Uber CEO threatened with up to two years jail as charges laid in South Korea
Uber Inc. CEO Travis Kalanick has been indicted in South Korea for operating an illegal taxi service, a charge that carries a jail sentence of up to two years
The Seoul Central District Prosecutors Office told Yonhap News that it had charged Kalanick with violating a law governing passenger transport services, which specifies that rental-car service operators are banned from conducting passenger-transport business using their cars.
When the ridesharing service launched officially in South Korea’s capital Seoul in August, local authorities said the service was illegal and that they would seek a ban on it operating in the city. They also promised to launch a rival app that would connect cab drivers with passengers.
The city will also starting offer rewards next week of up to 1 million won ($905) to people who provide information on Uber’s “illegal” services.
The escalation to actual prosecution and rewards from information is reported to stem from complaints received from local taxi drivers who are claiming that their income had been hit unfairly by the app.
Uber said in a statement that will fully cooperate with the investigation and is confident the court will deliver a fair and sensible judgment in the case.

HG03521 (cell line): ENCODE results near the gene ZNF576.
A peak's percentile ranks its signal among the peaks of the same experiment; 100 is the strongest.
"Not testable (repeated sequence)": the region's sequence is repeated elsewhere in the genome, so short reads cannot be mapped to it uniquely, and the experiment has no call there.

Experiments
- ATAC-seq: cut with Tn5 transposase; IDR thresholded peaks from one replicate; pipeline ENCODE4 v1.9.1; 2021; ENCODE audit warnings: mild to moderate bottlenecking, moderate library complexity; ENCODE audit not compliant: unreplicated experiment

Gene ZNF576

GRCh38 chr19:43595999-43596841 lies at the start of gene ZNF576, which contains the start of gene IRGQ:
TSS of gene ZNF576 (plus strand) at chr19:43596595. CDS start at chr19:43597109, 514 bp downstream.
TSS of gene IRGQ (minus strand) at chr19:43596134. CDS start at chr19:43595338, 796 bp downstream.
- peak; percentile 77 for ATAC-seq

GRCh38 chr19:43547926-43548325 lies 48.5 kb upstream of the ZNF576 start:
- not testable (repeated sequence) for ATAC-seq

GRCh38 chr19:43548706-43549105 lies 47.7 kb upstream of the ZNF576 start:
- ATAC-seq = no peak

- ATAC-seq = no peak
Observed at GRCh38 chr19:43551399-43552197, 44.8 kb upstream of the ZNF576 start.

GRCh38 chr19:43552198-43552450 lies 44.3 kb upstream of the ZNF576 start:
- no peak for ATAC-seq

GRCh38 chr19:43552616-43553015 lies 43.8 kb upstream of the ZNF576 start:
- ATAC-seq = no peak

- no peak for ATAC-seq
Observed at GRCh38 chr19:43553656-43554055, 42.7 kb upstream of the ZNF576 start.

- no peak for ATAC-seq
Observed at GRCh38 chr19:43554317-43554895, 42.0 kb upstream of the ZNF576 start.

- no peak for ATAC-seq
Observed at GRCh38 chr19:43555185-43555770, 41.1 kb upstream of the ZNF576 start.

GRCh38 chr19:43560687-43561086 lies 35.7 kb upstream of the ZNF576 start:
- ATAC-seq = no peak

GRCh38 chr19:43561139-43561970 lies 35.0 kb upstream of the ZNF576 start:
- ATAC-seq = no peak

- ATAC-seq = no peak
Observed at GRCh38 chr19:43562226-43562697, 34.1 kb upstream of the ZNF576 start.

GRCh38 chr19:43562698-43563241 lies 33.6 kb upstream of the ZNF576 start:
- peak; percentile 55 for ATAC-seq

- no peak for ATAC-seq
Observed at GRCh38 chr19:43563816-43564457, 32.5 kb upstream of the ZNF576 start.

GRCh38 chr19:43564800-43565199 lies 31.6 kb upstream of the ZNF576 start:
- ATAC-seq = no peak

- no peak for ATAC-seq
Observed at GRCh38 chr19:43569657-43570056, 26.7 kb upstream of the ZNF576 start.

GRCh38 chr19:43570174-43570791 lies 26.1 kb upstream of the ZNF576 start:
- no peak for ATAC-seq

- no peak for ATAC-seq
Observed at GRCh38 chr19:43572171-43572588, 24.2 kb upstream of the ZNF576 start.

“We firmly believe that our service, which connects drivers and riders via an application, is not only legal in Korea, but that it is being welcomed and supported by consumers,” the statement read.
It’s another day and another problem for Uber, who is facing problems and bans in Thailand, Indonesia, Vietnam, Spain, California, Victoria (Australia), Portland Oregon (service currently suspended, and New Dehli and as of two days ago, Taiwan and Chongqing, China.
While it’s unlikely Kalanick will extradite himself to South Korea to face jail time, today’s news is notable as being the first time Uber’s CEO has been specifically targeted in a criminal case. Given that in December barely a day has passed without some place, somewhere coming after Uber we suspect it won’t be the last time.
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